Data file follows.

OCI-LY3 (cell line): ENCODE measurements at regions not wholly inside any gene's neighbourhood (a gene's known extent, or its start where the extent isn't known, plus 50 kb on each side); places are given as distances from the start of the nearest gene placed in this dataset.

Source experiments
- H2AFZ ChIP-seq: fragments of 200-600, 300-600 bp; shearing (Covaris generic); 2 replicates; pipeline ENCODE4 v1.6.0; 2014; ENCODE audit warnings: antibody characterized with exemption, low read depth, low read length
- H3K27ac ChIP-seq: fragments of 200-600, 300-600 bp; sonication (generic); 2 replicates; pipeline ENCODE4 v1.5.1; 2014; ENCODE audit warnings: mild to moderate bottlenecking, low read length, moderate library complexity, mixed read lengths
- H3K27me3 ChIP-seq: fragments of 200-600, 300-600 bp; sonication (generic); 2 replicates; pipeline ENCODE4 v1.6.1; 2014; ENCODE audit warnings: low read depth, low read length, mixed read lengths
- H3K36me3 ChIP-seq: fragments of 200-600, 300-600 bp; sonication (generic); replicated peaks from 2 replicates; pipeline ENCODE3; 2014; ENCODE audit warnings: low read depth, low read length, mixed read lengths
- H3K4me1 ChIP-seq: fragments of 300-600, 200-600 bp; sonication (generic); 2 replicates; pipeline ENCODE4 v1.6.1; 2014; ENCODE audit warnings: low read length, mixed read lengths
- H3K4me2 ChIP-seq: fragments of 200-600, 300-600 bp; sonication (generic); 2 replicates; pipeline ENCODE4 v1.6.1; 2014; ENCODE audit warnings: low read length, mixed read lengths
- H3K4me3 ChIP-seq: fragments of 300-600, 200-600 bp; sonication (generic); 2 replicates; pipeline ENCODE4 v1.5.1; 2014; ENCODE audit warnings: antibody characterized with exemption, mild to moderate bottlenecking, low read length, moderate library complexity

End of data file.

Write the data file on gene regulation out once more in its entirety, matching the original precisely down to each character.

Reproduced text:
OCI-LY3 (cell line): ENCODE measurements at regions not wholly inside any gene's neighbourhood (a gene's known extent, or its start where the extent isn't known, plus 50 kb on each side); places are given as distances from the start of the nearest gene placed in this dataset.

Source experiments
- H2AFZ ChIP-seq: fragments of 200-600, 300-600 bp; shearing (Covaris generic); 2 replicates; pipeline ENCODE4 v1.6.0; 2014; ENCODE audit warnings: antibody characterized with exemption, low read depth, low read length
- H3K27ac ChIP-seq: fragments of 200-600, 300-600 bp; sonication (generic); 2 replicates; pipeline ENCODE4 v1.5.1; 2014; ENCODE audit warnings: mild to moderate bottlenecking, low read length, moderate library complexity, mixed read lengths
- H3K27me3 ChIP-seq: fragments of 200-600, 300-600 bp; sonication (generic); 2 replicates; pipeline ENCODE4 v1.6.1; 2014; ENCODE audit warnings: low read depth, low read length, mixed read lengths
- H3K36me3 ChIP-seq: fragments of 200-600, 300-600 bp; sonication (generic); replicated peaks from 2 replicates; pipeline ENCODE3; 2014; ENCODE audit warnings: low read depth, low read length, mixed read lengths
- H3K4me1 ChIP-seq: fragments of 300-600, 200-600 bp; sonication (generic); 2 replicates; pipeline ENCODE4 v1.6.1; 2014; ENCODE audit warnings: low read length, mixed read lengths
- H3K4me2 ChIP-seq: fragments of 200-600, 300-600 bp; sonication (generic); 2 replicates; pipeline ENCODE4 v1.6.1; 2014; ENCODE audit warnings: low read length, mixed read lengths
- H3K4me3 ChIP-seq: fragments of 300-600, 200-600 bp; sonication (generic); 2 replicates; pipeline ENCODE4 v1.5.1; 2014; ENCODE audit warnings: antibody characterized with exemption, mild to moderate bottlenecking, low read length, moderate library complexity